though there may come a time in the next couple of years as the bull market winds down where I'll want to raise more cash, for now I'm happy to hold onto all my other overvalued stocks.
    Apr 17 07:05 PM | Likes Like |Link to Comment
  • My KISS Dividend Portfolio: 1st Quarter 2014 Update [View article]
    DJ and Chuck,

    the Quality Rating is on the first page of the S&P Capital IQ Report on the upper right hand corner. Be aware that there are a couple of S&P reports; the one you want is called the Combined Stock Report, not the Company Report. I access the report for free through Fidelity, but other brokers offer this report as well.
    Apr 17 12:36 PM | 1 Like Like |Link to Comment
  • My KISS Dividend Portfolio: 1st Quarter 2014 Update [View article]
    chowder--it makes complete sense to me that you have no desire to compare your portfolio to the S&P since you're income focused, but I'm not sure I see how it's crazy for others (who also have an eye towards capital appreciation) to use it as a benchmark.

    and let me just clarify, there's a difference between comparing a portfolio's performance against the S&P vs. trying to beat it. I think that there are many investors out there such as myself who are not trying to beat the S&P as much as gauge that we're coming reasonably close to its performance. I won't slit my wrists if my annual return is 27% vs the S&P's 29% return, but if my total return is 20%, I might take a step back and examine my portfolio to see if I'm well-diversified in various sectors/industries, or if I'm too heavily weighted in one badly performing stock, etc.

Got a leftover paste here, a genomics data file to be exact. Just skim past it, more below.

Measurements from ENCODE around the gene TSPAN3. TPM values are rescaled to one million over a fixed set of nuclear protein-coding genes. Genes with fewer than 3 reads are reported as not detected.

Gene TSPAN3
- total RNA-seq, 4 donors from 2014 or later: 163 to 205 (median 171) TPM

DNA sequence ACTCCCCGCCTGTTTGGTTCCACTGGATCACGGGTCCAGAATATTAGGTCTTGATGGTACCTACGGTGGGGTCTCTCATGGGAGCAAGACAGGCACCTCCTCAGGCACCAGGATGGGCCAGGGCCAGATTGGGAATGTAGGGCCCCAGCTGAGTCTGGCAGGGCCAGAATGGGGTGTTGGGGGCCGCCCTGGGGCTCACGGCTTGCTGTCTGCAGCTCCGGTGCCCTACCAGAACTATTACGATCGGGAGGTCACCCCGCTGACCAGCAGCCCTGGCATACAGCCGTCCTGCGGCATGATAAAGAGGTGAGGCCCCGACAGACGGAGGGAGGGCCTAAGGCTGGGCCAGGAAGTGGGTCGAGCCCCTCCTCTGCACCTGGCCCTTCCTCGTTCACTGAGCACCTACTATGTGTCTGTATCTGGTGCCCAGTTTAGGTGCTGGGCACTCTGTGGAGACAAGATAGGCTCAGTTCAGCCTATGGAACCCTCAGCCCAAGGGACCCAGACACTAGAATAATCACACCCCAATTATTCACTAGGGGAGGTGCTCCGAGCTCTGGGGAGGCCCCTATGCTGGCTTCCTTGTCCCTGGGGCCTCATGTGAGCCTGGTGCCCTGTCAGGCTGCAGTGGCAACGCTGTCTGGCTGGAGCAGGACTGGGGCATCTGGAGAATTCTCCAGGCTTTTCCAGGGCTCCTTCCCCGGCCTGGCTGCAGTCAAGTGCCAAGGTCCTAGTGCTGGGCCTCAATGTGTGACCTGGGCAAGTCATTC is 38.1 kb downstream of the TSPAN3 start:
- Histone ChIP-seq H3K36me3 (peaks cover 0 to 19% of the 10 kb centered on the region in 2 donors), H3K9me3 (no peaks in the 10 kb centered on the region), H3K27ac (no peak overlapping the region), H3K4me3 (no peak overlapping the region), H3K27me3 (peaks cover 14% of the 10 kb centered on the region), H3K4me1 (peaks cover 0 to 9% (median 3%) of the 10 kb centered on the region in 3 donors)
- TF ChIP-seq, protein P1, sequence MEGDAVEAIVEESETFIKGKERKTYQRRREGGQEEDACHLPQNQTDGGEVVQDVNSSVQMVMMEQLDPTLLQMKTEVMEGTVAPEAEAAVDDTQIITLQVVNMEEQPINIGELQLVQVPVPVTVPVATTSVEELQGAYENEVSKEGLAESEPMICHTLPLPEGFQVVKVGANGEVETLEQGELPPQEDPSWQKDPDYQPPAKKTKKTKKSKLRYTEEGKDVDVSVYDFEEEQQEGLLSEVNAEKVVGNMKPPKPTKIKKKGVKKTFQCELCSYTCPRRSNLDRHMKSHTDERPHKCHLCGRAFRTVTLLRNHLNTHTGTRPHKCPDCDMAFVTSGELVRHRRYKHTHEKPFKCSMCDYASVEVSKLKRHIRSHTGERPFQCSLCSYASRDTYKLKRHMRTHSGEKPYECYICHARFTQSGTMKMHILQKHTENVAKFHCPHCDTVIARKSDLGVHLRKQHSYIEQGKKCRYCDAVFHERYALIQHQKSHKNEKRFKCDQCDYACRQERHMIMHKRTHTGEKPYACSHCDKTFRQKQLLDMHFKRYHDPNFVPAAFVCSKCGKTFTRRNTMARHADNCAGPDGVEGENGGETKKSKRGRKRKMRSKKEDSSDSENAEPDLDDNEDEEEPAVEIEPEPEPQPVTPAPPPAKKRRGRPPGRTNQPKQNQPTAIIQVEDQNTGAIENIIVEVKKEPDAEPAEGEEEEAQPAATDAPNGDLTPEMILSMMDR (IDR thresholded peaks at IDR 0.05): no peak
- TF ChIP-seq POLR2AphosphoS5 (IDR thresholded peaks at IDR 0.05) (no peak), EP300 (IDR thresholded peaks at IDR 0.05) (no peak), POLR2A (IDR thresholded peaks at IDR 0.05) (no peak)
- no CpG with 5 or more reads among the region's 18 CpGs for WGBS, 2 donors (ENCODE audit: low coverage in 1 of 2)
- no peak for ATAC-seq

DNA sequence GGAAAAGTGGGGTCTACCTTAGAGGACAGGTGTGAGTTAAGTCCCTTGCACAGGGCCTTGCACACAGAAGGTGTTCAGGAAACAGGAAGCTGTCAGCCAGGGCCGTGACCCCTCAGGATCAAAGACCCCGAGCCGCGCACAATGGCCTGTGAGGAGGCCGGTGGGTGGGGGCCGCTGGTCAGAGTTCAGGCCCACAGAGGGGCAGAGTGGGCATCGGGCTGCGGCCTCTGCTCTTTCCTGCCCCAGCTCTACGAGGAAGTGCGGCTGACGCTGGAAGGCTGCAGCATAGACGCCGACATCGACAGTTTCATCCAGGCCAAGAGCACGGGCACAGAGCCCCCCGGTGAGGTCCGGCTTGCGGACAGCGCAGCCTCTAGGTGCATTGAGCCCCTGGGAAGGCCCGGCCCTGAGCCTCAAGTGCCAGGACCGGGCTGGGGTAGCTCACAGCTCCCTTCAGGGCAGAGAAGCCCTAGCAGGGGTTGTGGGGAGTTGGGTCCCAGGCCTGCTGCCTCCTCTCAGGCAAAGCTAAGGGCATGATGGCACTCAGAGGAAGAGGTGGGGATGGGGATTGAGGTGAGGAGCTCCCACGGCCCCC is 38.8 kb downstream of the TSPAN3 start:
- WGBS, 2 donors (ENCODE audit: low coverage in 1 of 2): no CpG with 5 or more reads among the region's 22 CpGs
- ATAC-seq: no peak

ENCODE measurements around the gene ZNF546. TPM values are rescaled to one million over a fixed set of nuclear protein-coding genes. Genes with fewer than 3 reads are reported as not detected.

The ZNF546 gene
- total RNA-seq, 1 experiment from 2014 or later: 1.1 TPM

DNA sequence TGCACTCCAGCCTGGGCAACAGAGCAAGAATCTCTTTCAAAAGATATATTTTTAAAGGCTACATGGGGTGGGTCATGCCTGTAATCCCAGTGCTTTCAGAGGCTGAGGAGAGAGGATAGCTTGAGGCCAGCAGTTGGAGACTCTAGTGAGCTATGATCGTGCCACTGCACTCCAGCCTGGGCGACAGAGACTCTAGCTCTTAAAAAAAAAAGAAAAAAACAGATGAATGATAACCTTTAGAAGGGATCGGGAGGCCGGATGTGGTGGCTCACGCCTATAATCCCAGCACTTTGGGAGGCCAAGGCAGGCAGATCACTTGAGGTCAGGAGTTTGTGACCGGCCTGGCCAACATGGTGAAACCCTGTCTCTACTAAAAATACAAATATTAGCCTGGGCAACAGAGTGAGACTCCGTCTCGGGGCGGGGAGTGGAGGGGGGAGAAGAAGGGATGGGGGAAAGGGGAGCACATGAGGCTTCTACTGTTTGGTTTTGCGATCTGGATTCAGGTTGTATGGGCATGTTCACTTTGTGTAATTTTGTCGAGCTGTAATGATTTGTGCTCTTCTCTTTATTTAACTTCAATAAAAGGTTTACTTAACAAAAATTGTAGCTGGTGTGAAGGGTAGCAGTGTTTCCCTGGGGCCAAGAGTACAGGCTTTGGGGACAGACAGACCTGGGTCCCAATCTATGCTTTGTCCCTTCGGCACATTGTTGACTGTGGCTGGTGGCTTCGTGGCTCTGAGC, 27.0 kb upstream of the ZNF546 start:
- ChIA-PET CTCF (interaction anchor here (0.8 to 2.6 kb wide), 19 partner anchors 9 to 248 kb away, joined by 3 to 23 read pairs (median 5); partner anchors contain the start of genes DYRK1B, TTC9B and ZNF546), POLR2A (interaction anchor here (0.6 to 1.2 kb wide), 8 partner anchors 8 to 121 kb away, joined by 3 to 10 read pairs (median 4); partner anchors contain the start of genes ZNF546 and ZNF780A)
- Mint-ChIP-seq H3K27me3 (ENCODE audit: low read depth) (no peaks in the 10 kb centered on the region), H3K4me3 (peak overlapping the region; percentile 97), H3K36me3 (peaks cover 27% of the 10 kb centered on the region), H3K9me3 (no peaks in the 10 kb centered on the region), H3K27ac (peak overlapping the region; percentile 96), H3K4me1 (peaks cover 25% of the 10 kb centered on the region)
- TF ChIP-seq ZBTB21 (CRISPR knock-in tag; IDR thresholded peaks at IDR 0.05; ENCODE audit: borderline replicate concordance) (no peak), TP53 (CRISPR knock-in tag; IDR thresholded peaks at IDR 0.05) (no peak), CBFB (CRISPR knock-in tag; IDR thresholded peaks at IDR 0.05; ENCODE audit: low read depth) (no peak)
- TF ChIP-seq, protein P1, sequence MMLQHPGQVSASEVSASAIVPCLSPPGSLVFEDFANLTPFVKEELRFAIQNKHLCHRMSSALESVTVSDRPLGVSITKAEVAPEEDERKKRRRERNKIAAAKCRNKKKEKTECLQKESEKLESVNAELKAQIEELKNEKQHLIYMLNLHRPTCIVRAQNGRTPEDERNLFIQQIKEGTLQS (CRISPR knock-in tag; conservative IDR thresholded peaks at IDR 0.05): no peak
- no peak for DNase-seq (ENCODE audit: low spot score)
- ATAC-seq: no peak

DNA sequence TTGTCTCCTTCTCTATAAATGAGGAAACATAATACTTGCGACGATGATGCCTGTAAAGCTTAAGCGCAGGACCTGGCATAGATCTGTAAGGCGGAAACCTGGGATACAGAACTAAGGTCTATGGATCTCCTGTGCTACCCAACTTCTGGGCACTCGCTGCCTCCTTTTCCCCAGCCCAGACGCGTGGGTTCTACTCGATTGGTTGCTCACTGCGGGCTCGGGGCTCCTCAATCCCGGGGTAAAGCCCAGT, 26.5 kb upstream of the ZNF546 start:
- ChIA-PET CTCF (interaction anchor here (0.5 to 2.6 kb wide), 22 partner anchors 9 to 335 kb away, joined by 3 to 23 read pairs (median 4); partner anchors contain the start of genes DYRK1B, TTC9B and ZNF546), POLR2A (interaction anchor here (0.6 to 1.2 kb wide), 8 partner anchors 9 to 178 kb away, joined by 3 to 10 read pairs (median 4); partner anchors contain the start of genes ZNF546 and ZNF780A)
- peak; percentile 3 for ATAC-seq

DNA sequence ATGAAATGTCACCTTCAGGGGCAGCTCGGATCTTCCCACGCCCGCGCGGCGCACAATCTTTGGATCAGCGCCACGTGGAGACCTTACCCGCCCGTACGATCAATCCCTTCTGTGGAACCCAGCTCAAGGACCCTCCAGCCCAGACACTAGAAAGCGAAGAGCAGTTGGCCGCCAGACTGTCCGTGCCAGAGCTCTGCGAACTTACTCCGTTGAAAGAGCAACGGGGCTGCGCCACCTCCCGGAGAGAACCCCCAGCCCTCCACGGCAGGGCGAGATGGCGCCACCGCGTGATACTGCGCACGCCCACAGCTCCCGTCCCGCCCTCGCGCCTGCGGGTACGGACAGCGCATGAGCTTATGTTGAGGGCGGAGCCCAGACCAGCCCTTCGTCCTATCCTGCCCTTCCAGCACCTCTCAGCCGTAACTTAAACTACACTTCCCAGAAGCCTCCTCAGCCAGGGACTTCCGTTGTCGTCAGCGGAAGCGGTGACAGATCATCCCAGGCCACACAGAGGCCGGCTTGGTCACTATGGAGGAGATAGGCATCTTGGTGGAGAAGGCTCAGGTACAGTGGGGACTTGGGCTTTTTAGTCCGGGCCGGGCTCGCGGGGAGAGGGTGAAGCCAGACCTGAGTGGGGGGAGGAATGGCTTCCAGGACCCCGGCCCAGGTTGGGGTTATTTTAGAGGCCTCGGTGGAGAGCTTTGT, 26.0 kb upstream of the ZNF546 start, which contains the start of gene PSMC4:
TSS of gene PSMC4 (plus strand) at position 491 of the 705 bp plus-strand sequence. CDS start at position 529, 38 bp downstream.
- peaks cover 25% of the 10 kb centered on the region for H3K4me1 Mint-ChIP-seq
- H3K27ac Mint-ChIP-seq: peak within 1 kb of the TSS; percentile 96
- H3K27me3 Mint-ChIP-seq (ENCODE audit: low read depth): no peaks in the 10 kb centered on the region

while the S&P may be an imperfect moving target, for those of us who also value capital appreciation in addition to income, it's simply another tool in our toolbox. a kind of portfolio analysis tool that helps me analyze my portfolio a bit more objectively. I certainly don't live or die by whether I beat it or not. cause hell, then I'd be dead.
    Apr 16 10:48 PM | 2 Likes Like |Link to Comment
  • 401(k) Reconstructed: Q1 2014 Review [View article]
    eric--great portfolio review! I respectfully disagree with some of the comments above regarding your portfolio size. I think that it's a totally personal choice--some may not have the time/energy/skills to a larger portfolio, but you obviously do.

    and now that you've established your 50 stock portfolio, you have the benefit of really observing and analyzing which stocks you want to add more money to, as in make core vs. satellite as JGWright mentioned above. I have always liked how chowder describes buying the best two stocks in an industry and letting them duke it out. you'll be a winner either way!

    also, if someone had asked me what my "best stock picks" two years ago when I first started investing, I might have said KO, MCD, PG, SO, and O. and while I still like and own all of them, I sure am happy that I expanded to satellite stocks like GILD, BAC, and LMT, cause I never would've predicted that they would have done so well.